Tapeworms enter the human body through consumption of contaminated food or improper food handling. The most common type of tapeworms are found in beef (Taenia saginata) and pork (Taenia solium). The medical term for tapeworm infection is Taeniasis. Tapeworms enter the body as larvae and can grow into adult tapeworms; adult tapeworms can grow as long as 12 ft. Prognosis is generally good, with complications rare. According to MedlinePlus, tapeworm infection is rare in the U.S. and more common in developing countries.
Generally, there are no visible, bodily symptoms of a tapeworm infestation. Often, the only sign a tapeworm infestation is present is the visual site of a tapeworm segment, often moving, in a bowel movement. However, some patients may experience nausea, weakness, decreased appetite or diarrhea.
Central Nervous System Disorders
Pork tapeworm larvae that move out of the intestines and into the brain may cause neurocysticercosis. Cysts form throughout the brain and spinal cord. The cysts in the brain cause seizures or symptoms similar to brain tumors. Spinal cysts result in general weakness and overall difficulty walking. More severe complications, such as meningitis, hydrocephalus or dementia, can occur. In rare cases, death may result.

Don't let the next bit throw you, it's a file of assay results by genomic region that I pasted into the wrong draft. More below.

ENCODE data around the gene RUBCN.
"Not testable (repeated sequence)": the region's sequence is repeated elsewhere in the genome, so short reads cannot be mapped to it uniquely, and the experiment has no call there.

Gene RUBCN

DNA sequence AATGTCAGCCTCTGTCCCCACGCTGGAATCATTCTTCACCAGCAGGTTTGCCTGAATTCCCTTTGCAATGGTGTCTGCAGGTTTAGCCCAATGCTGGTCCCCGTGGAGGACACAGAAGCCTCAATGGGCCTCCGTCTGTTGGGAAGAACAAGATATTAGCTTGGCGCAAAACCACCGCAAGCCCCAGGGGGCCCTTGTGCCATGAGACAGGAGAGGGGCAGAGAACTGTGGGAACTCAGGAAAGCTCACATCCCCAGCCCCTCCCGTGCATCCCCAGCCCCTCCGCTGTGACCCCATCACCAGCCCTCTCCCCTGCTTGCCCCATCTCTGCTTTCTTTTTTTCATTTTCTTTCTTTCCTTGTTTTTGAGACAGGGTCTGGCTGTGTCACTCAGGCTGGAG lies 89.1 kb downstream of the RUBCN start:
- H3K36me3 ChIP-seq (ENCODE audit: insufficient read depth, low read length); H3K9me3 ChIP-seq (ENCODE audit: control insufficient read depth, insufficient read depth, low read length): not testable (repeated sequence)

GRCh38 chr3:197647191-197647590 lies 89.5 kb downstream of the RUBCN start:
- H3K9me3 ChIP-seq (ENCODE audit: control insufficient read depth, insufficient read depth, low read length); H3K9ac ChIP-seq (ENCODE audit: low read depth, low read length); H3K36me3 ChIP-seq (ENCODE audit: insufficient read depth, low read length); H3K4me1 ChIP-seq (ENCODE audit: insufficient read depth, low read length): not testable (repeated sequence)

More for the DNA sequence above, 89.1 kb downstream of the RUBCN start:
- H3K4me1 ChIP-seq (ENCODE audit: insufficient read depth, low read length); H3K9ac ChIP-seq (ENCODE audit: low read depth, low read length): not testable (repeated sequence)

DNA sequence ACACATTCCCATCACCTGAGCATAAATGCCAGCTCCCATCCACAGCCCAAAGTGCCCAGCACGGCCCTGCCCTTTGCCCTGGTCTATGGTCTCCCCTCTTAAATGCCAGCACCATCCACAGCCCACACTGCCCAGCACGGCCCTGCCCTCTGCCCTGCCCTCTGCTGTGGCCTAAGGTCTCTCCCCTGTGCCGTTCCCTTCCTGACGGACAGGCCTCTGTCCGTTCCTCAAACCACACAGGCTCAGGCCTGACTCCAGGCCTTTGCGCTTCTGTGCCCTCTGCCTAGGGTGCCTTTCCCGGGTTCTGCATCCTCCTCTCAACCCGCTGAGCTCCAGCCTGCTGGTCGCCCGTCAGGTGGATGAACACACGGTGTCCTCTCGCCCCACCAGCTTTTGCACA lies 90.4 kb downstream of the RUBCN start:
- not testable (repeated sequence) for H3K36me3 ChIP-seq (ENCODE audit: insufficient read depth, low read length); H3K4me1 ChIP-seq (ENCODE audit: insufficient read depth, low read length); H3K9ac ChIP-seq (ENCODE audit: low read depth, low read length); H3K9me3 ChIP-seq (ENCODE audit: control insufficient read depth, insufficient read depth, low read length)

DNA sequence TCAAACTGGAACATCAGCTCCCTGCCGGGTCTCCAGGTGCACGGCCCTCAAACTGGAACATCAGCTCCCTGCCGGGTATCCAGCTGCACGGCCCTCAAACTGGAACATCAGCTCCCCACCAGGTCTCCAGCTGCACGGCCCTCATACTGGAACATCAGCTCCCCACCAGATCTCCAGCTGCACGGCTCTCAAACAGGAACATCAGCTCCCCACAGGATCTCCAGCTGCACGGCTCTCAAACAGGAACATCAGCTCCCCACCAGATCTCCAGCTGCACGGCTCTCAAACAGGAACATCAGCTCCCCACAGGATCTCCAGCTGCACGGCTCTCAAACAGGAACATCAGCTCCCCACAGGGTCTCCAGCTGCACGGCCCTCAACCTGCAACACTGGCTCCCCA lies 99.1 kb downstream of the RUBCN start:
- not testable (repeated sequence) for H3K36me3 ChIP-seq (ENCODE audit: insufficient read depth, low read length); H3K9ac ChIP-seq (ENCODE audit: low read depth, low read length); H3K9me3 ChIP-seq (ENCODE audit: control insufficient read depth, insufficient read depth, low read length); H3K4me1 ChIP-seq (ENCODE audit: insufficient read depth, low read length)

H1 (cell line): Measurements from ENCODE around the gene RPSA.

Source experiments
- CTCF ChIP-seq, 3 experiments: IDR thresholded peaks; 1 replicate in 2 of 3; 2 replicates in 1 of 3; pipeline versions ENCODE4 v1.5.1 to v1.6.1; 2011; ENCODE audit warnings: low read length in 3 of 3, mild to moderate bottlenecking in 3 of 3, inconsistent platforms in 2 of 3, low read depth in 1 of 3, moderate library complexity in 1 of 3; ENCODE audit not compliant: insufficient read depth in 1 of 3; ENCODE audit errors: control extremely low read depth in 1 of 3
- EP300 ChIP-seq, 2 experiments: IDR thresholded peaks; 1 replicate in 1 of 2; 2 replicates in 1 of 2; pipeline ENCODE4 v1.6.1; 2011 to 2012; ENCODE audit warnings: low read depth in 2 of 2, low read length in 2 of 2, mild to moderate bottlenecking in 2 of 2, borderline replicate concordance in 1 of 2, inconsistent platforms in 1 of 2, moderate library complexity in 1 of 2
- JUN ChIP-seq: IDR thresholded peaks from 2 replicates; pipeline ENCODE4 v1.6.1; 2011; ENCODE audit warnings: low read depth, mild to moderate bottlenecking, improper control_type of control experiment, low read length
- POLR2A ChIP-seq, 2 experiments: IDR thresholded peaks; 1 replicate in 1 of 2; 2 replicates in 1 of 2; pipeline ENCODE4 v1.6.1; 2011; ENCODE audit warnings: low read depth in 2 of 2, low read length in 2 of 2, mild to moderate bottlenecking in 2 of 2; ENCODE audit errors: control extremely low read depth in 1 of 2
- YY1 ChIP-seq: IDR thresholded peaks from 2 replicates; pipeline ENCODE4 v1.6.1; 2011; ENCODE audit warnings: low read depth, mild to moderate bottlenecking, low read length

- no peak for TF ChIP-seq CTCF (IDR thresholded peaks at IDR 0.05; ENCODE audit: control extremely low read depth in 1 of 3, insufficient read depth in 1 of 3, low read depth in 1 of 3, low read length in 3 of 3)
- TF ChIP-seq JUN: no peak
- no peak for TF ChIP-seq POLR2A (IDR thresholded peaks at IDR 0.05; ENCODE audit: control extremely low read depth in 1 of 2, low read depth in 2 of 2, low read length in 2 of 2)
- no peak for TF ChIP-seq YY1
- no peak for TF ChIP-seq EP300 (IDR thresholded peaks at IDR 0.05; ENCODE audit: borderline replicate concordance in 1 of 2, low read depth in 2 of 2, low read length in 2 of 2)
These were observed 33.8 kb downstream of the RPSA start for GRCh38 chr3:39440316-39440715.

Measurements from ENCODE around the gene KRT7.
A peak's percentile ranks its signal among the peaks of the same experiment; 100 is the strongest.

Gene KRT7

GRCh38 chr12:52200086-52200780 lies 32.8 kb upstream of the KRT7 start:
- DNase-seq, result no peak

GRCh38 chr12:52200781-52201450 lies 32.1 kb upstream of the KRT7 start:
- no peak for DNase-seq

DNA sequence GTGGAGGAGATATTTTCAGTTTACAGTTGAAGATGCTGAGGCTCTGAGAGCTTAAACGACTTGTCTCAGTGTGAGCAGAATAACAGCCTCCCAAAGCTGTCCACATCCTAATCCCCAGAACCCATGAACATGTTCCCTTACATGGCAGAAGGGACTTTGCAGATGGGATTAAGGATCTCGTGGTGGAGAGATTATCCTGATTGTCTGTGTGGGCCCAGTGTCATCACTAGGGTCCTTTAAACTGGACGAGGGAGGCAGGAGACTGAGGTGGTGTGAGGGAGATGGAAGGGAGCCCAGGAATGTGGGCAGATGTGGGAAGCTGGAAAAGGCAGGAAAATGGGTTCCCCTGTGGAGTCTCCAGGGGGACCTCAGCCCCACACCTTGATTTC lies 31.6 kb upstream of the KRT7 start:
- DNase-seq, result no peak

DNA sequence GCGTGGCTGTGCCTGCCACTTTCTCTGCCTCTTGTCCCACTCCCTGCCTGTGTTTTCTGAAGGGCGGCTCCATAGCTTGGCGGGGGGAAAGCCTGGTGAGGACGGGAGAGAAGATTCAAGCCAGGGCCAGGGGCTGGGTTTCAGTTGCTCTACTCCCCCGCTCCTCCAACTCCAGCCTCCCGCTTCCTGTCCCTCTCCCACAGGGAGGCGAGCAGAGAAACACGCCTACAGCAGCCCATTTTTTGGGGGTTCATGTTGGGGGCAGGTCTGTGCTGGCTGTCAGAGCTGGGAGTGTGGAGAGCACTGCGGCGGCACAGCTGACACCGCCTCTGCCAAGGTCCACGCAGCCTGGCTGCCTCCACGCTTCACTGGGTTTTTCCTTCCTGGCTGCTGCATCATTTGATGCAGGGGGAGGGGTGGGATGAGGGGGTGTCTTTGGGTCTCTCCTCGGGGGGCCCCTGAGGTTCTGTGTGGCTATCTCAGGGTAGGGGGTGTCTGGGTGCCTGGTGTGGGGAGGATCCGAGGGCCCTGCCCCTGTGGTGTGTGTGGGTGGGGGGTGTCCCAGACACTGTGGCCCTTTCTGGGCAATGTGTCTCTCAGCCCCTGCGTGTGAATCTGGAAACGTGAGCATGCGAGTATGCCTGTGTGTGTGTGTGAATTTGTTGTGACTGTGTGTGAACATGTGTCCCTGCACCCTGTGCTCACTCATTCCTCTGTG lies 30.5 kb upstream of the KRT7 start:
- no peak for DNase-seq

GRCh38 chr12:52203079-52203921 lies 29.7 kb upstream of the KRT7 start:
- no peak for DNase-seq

Organ Function Complications
Invasive parasites moving out of the intestinal and abdominal area may affect specific organs in the body. Worms in the heart can cause heart arrhythmias or, even, heart failure. Eye lesions result in vision loss or blindness. Cysts can grow throughout the body, causing increased pressure on nearby blood vessels and block circulation. The blood vessels may rupture. Emergency surgery or organ transplant is necessary in the most severe cases.
Generally, there are no complications with a tapeworm infestation. If the worms grow too large, they may cause blockage. Blockage is commonly seen in the intestines, bile duct, appendix or pancreatic duct.